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'Going for a seven-year walk'...following early humans

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posted on Jan, 13 2013 @ 11:02 AM
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US journalist Paul Salopek is going to spend the next seven years walking from Ethiopia to the tip of South America, retracing the journey of early humans out of Africa and around the world. "I shall be retracing the pathways of the first human diaspora out of Africa, which occurred about 50 to 70,000 years ago, as authentically as possible, on foot," he says. www.bbc.co.uk...
I guess we can call this 'experimental anthropology'. Brilliant idea...I look forward to following his progress, though never mind the blisters, I think his personal security will be at constant risk.
edit on 13-1-2013 by JohnnyCanuck because: of spelling, eh?




posted on Jan, 13 2013 @ 11:23 AM
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reply to post by JohnnyCanuck
 


Does he plan on WALKING across to South Atlantic Ocean as well?
I guess this will NOT be entirely on "foot".....
ETA: NM I see he will be traveling the opposite direction, where he will still need to use a boat however....
edit on 13-1-2013 by thesmokingman because: (no reason given)



posted on Jan, 13 2013 @ 11:29 AM
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reply to post by JohnnyCanuck
 

Sounds like an interesting walk.

However, from my vantage point he's going either in the wrong direction, or his starting point totally ignores South Africa.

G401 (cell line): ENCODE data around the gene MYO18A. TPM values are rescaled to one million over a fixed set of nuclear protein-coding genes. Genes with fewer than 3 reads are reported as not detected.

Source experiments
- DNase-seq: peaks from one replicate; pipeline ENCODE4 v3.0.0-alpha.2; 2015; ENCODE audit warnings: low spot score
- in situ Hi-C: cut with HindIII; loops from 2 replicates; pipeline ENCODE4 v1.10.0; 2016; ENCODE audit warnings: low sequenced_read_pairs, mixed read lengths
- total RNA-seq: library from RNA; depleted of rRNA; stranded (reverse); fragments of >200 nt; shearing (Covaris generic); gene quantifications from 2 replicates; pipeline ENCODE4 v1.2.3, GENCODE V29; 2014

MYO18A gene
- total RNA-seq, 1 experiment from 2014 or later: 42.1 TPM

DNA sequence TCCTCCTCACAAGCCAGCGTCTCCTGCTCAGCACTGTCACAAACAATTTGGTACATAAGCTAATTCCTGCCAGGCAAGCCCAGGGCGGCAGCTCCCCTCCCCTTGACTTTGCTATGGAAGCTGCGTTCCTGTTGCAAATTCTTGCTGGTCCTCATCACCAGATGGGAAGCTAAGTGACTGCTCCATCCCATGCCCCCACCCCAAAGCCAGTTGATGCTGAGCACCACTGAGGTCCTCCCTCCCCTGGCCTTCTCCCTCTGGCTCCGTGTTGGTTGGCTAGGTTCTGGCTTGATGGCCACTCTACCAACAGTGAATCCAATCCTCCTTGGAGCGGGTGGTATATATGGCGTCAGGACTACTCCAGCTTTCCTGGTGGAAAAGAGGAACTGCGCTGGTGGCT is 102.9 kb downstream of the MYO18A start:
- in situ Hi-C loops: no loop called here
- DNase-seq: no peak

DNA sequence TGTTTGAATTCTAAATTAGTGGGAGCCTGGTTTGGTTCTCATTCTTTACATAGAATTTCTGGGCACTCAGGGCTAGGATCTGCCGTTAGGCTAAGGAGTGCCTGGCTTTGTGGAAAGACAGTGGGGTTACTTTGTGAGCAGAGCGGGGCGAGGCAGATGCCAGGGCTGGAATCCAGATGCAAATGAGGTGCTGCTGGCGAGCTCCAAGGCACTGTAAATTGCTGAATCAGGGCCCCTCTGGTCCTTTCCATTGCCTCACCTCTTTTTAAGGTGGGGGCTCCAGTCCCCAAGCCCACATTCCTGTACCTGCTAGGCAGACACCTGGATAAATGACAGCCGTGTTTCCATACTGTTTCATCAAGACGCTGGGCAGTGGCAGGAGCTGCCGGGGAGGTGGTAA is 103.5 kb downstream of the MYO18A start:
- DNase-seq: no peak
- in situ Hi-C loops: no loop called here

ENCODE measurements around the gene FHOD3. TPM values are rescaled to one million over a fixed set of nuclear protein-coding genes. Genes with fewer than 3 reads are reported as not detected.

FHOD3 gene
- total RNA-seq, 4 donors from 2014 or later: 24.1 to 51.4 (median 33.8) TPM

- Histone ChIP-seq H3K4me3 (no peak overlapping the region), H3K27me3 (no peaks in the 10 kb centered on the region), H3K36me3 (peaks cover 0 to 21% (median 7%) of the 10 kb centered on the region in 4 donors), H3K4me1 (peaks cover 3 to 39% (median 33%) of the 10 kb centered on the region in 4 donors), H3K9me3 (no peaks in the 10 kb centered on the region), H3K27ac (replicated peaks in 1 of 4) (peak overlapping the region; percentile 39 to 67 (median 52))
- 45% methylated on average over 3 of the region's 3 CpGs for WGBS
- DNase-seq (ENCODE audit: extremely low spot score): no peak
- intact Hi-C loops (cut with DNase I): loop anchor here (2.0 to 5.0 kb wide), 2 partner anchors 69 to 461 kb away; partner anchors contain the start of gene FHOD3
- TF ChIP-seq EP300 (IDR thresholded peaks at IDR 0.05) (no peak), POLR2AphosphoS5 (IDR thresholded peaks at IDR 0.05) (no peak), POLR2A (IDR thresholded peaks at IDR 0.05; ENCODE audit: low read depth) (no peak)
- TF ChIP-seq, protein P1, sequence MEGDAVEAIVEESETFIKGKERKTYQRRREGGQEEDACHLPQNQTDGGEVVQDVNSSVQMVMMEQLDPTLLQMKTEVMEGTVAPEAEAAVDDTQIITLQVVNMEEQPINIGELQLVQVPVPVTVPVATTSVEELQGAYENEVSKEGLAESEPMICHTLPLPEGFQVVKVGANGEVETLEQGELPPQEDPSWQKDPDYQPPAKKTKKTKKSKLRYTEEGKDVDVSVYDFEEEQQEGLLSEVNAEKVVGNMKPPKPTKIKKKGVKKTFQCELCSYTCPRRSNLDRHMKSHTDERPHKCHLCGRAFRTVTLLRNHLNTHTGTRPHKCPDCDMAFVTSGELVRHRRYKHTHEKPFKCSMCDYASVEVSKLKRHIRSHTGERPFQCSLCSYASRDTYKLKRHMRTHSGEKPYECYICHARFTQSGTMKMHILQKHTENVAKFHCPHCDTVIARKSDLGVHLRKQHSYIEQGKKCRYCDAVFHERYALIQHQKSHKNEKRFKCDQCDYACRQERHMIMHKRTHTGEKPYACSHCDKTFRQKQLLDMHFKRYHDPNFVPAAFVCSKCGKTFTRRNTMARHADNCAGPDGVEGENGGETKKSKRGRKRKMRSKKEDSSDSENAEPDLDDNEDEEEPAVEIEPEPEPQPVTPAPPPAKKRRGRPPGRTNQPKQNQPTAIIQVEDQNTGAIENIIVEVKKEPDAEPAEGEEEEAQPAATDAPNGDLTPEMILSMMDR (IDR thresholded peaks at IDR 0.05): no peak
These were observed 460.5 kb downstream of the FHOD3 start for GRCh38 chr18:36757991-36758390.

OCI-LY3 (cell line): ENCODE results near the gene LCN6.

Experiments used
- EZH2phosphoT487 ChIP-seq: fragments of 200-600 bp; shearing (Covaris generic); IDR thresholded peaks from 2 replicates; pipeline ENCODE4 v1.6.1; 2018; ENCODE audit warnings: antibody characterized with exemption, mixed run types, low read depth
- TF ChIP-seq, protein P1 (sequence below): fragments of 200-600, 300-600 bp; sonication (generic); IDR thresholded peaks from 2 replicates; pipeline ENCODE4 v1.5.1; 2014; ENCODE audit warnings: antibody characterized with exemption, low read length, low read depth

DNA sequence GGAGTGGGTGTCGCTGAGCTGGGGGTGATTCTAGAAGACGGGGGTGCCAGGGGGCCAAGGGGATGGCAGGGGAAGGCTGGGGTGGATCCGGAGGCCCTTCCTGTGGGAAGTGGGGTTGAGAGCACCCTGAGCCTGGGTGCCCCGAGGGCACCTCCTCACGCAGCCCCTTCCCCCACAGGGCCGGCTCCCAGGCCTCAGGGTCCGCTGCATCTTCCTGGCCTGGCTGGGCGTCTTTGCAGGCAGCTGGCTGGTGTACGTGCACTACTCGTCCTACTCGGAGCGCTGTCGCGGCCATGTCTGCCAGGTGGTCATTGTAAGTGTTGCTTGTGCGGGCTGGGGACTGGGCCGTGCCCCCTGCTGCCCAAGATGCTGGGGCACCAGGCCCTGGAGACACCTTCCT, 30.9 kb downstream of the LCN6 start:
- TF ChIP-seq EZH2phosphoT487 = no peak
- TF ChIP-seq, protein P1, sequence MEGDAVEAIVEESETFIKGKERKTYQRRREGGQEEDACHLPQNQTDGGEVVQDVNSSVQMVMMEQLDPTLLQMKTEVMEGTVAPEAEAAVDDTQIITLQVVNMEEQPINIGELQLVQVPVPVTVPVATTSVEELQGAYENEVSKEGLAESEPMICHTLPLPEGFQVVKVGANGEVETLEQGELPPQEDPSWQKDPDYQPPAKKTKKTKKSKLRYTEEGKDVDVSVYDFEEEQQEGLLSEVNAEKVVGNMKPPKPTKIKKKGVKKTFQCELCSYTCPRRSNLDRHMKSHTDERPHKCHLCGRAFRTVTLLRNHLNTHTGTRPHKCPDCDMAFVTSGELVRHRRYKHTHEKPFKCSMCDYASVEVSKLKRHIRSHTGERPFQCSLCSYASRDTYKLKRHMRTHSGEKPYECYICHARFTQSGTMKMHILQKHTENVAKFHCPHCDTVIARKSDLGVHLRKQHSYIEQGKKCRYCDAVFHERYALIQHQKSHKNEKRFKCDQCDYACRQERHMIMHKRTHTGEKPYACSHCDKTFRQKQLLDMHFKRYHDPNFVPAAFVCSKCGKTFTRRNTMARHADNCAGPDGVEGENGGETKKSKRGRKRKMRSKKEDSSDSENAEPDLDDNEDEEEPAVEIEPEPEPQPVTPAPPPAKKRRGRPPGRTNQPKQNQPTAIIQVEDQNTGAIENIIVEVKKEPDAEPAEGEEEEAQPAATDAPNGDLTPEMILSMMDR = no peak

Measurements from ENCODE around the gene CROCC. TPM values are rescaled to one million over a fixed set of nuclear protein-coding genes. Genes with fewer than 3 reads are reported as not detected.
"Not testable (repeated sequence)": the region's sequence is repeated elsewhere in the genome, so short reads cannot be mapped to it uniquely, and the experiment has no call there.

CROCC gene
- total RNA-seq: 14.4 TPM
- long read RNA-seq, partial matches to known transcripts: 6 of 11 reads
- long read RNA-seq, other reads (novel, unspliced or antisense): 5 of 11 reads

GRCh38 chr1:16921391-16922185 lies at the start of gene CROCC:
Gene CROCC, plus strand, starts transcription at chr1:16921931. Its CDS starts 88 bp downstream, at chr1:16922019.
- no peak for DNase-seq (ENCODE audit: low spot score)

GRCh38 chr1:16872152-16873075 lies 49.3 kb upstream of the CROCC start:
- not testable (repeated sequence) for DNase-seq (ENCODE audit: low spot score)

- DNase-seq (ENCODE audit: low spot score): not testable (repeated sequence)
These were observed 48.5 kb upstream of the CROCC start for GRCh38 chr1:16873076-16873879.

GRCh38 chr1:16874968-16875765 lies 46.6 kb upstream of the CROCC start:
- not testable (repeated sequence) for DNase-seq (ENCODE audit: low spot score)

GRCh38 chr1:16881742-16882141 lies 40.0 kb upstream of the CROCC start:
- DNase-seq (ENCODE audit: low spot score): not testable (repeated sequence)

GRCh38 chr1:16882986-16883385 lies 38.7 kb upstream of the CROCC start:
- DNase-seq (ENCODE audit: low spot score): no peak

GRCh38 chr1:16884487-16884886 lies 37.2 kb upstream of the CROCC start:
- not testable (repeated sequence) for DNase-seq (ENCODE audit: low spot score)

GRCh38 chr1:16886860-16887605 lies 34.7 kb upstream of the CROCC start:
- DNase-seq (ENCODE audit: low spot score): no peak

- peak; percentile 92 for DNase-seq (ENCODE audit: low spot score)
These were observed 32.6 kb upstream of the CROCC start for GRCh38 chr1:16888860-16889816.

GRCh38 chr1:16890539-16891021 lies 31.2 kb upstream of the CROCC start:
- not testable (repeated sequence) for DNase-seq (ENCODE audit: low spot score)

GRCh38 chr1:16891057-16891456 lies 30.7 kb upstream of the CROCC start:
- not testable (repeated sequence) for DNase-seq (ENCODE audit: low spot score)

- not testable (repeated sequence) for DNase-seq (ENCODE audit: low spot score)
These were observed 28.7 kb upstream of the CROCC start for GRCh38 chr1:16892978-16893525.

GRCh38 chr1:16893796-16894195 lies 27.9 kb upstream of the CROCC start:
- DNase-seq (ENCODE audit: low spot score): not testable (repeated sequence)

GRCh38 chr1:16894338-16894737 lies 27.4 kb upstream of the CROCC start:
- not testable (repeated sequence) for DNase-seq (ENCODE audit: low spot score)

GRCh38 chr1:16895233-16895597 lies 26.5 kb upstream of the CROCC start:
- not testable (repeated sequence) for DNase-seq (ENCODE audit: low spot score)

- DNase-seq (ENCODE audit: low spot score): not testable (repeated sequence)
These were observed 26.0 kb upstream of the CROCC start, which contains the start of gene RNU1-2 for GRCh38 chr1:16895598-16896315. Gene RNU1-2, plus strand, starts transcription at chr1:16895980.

South Africa has some wonderful sites and fossils, including Sterkfontein, and the Taung child, a hominid dated as 3.3 million years old.
One region is even known as the "cradle of humankind".

We also have signs of the earliest modern humans at the Klasies River site, dating to 125 000 years ago (when Neanderthals were the only other known "modern" humans on other continents).
archaeology.about.com...

The indigenous Khoisan people have the oldest genetic markers on the planet.

Starting in Ethiopia actually ignores most of Africa.

I hope that's not a political decision, or because of safety issues.

It also ignores a human detour towards Australia, possibly long before the human habitation of South America.

A clip from the scenic Maropeng visitor's center in the Cradle of Humankind world heritage site in South Africa:



Whatever the arguments, South Africa has been populated by hominids and modern humans from the very earliest times.


edit on 13-1-2013 by halfoldman because: (no reason given)



posted on Jan, 13 2013 @ 11:53 AM
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reply to post by halfoldman
 


Got to give the guy props on the endeavor, but beyond being journy of personal exploration, it has little value anthropologicaly.
Like you said, starting at Ethiopia is missimg a good deal of the journey, if you hold to a strict" out of Africa " philosophy. I have become a proponent of a dual origin scenario, where anatomicaly modern humans evolved Africa, but behaviorly modern humans evolved in the new world.
Here's a couple of very good discussions.
This is how genetically show that sub saharan Africans and native Americans are the most genetically separated people.
anthropogenesis.kinshipstudies.org...
And this one that discusses the Khoisan as a admixed population that resulted from a back migration into Africa.
anthropogenesis.kinshipstudies.org...

So if,you hold to those ideas , his walk is far to short and to linear.
edit on 13-1-2013 by punkinworks10 because: (no reason given)